1932 SS 1 16hp Coupé

This car was originally delivered through Henlys in London and was bought by the Italian Prince Guido Pignatelli, Duke of Montecalvo (1906-67) from Naples and his first wife Princess Constance Wilcox Pignatelli.  Constance was born in 1895, the daughter of a wealthy American lawyer, and was a familiar figure in New York high society.  She married the Prince in August 1925, at the Wilcox family’s summer estate Oakledge at Madison, Connecticut.  The couple split their time between the USA and Europe, and must have bought the car during a stay in London, although it is believed that they also used it in Paris. It was laid up in 1953 and re-discovered in 1971 by a leading collector, who later sold it to the Jaguar Daimler Heritage Trust.

The SSI was the Swallow Company’s first complete car.  After having offered special bodies on chassis from other manufacturers since 1927, by 1931 Lyons wanted to become a car maker.  He negotiated a deal with the Standard Motor Company who would supply a new special chassis, unique to Lyons’ Swallow Company, as well as engines and other components.  The result was the SSI car, launched in October 1931 in time for the London Motor Show, together with the smaller companion model called the SSII.

Lyons had wanted to build the car as low as possible, but when he was struck down with appendicitis during the development period, his partner William Walmsley raised the roof of the prototype, to provide adequate headroom!  The result was still a striking looking car, the height of fashion at the time.  The close-fitting helmet wings were a unique feature, found only on the first year’s production of 500 cars.  Similarly, the chassis which went above the rear axle was found only on this batch of cars.  The 1933 models featured an underslung chassis, and flowing wing lines.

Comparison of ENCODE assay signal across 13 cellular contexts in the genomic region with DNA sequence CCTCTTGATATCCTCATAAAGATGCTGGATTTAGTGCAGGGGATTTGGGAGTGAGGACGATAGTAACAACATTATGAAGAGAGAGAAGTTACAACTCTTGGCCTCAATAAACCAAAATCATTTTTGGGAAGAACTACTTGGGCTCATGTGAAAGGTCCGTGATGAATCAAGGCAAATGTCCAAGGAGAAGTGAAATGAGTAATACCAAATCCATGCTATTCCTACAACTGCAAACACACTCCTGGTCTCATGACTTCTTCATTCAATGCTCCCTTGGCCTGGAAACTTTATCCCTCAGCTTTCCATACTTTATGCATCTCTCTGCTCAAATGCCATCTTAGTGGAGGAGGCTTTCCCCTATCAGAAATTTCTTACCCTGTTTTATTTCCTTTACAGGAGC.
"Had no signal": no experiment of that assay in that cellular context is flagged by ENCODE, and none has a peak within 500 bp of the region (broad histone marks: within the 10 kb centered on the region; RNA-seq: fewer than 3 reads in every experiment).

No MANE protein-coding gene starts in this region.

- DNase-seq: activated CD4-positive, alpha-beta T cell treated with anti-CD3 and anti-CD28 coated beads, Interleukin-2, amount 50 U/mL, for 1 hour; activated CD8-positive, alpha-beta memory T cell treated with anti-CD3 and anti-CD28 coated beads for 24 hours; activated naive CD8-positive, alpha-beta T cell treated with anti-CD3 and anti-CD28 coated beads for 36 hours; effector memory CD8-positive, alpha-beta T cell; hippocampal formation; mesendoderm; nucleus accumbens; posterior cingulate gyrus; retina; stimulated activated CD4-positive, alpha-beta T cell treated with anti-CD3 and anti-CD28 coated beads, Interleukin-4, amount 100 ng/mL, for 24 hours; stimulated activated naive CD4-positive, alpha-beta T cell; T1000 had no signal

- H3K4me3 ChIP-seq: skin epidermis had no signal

Priced at £310 with the 2 litre 16 hp engine, the SSI was labelled as ‘the car with the £1000 look’, and offered a top speed of 75 mph (120 km/h).  A bigger 20 hp engine was available at extra cost. What did the initials SS really mean? Since Lyons had earlier used an ‘SS’ badge on the Swallow-bodied Standard, we may speculate that these initials were still supposed to mean Standard Swallow, or perhaps Swallow Special.

(bought in 2003 with the aid of a grant from the PRISM fund)

Registration Mark: not road registered

Chassis Number: 135248

Owner: Jaguar Daimler Heritage Trust

Inventory Number: 140/J.84